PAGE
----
With the firm conviction of a country preacher, the U.S. Forest Service’s Deputy Regional Forester for the Pacific Southwest Region promised attendees at the 64th annual Sierra Cascade Logging Conference kickoff breakfast that his executive team will take a big picture view when formulating regulations for comprehensive forest management.
“I know what you folks are going through,” said Barnie Gyant, 47, the son of a North Carolina farmer who raised tobacco and ran a dairy farm to keep his family fed.
“As long as I work for the agency, the U.S. Forest Service, I want to make a difference. I will personally promise you that. That is what I want to do,” Gyant assured his rapt audience of nearly 400 loggers, mill owners, lumber company executives, truck drivers, equipment sales people and others packed into Fusaro Hall Thursday, Feb. 7, at the Shasta District Fair grounds in Anderson.
“There is an opportunity for us to get proactive and work together. If we work together, we can get out of all of these lawsuits, protect habitat and species and get enough fiber into our mills,” said Gyant, who toured some of the timber harvesting machinery on display just outside prior to arriving at the breakfast.
“I saw all of those pieces of equipment out there that must cost a half-million (dollars). I know that equipment has to be moving. It can’t be sitting idle on somebody’s low-boy (trailer) out there somewhere if you are going to make payments on it, feed your families, pay the mortgage and keep on top of all of your other bills,” added Gyant.
“You see, I get it,” he continued. “I grew up in a small town on a tobacco plantation. We harvested the yellow leaves every day from 6 a.m. until noon, when it started to get too hot to work. But when we got done with the tobacco, we still had to get the hay up to our dairy cows and milk them because cows never do take a vacation,” said Gyant, now a resident of Vallejo.
Gyant described his job as Deputy Regional Forester as “overseeing the agency’s regional budget, managing timber harvests and transportation systems in national forests, protecting soil, water and wildlife resources, handling NEPA (the National Environmental Policy Act of 1969), tribal relations and litigation as well as risk management” for the U.S. Department of Agriculture.
“I signed up for the job I am in and I knew before I took it that it would be a difficult one. But I signed up for the simple reason that I want to make a difference. In 10 or 15 years from now, I want to be able to say that I have made a difference and left things better for my kids,” Gyant said.
Later, talking with reporters and well-wishers, Gyant described his role as that of a puzzle master.
“I see the issues that are all tied together,” he said.
Mike Albrecht, the logging conference’s 2012 Logger of the Year, commented on that refreshing change of attitude on Gyant’s part.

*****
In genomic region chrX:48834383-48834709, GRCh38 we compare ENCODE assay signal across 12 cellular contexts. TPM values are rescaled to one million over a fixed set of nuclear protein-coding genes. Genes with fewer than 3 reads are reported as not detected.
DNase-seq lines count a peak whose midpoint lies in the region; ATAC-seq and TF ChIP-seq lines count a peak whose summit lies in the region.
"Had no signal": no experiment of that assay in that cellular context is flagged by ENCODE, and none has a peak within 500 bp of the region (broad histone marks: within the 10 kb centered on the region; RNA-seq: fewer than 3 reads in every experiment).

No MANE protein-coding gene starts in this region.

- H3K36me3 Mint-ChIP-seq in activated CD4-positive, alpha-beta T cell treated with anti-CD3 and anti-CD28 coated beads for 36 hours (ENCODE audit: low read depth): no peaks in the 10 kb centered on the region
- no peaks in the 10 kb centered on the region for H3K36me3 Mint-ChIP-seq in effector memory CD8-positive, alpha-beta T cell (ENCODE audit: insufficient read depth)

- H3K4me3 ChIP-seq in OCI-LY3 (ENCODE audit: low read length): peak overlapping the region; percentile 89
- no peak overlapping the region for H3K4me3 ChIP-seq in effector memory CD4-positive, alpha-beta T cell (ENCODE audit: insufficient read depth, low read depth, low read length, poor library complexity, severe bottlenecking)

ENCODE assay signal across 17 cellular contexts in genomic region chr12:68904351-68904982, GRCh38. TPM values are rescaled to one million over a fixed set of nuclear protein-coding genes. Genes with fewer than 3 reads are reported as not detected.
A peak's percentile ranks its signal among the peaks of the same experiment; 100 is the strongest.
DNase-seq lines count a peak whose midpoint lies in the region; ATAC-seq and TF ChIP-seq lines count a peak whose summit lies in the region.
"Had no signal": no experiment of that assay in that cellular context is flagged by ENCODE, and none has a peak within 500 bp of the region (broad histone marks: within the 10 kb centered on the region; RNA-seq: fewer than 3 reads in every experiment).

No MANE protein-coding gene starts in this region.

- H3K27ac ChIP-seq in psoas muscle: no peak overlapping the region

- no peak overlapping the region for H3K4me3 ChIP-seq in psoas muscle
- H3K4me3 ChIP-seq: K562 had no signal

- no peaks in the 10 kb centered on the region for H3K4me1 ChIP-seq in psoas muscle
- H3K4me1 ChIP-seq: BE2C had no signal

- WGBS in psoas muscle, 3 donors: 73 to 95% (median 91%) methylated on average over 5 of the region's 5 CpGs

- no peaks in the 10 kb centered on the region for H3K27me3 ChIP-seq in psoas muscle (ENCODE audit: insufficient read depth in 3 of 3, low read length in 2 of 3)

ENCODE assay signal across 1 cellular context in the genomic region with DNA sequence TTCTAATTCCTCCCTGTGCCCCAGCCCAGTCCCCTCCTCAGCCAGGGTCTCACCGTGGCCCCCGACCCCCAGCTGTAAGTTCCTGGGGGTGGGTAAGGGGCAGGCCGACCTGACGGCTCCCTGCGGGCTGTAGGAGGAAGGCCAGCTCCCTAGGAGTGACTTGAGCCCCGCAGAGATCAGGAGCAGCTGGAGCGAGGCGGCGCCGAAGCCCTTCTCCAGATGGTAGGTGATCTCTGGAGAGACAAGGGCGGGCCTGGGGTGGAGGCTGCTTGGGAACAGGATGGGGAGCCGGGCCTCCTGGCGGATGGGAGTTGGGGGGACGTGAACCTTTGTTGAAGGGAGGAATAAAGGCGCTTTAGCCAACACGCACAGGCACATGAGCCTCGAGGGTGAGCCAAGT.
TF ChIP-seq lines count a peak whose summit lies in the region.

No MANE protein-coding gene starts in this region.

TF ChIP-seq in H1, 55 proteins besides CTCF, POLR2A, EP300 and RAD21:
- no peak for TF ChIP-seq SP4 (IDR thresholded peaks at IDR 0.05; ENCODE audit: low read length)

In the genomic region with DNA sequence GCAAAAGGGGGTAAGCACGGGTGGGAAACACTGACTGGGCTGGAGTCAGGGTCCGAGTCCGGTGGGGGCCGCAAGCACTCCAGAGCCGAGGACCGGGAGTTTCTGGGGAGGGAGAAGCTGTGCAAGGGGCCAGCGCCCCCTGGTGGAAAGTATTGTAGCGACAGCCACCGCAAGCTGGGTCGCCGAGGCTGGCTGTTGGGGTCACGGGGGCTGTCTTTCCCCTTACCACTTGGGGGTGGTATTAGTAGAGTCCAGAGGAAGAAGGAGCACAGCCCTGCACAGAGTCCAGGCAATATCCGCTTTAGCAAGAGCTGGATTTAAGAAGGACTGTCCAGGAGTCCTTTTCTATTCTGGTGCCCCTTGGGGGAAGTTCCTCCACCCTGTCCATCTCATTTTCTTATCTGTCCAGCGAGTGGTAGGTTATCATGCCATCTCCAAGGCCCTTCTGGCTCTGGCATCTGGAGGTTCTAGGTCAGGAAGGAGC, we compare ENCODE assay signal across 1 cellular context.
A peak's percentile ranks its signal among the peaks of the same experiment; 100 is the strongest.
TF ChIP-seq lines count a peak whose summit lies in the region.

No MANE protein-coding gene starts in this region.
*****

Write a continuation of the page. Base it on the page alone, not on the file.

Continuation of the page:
“When we talk to the U.S. Forest Service, the conversation is all about habitat. We never hear anything about getting logs back into the mills to that we can stop importing lumber and get back to supplying wood products for California as well as the rest of the country,” Albrecht said.
Forest management cannot be just about protecting wildlife just as forest management was never just about fighting wildfires, he explained.
“If (forests) burn, then we lose habitat for species. Fires are also going to burn up some of the infrastructure (roads and trails), then we get sediment into the streams, rivers, lakes and reservoirs. That sediment gets into the wells and the water supply,” Gyant replied, adding, “I understand that it is important to get fiber back into those mills.”
Gyant’s speech drew positive comments from conference executives including breakfast emcee Jed Gibson of Summit Funding Inc., a mortgage banker dealing mostly with residential home loans.
“The theme that conference president Joe Miller chose for this conference is ‘All for One, One for All,’ a theme made famous by the books and then the Three Musketeers,” Gibson said in his opening remarks.
“When we do that as a group, we are better able to survive tough economic times and controversial issues,” he added, noting, “Economic recovery is happening. In the last nine months, my business has doubled the number of its employees and our loan value in January was twice what it was in January a year ago,” Gibson noted.
In his own remarks, conference president Joe Miller of Weaverville expanded further on his theme of togetherness and the role that regulators often play.
“When we have the shackles off, we can do just about anything we set our minds to,” said Miller, a log buyer for the Trinity Lumber Company. “Things are not as complicated as we sometimes make them out to be in this industry. Things are pretty much solved through common sense and fairness,” Miller said.
“We aren’t looking for a handout. We just want to be allowed to go forward so we can make some progress.”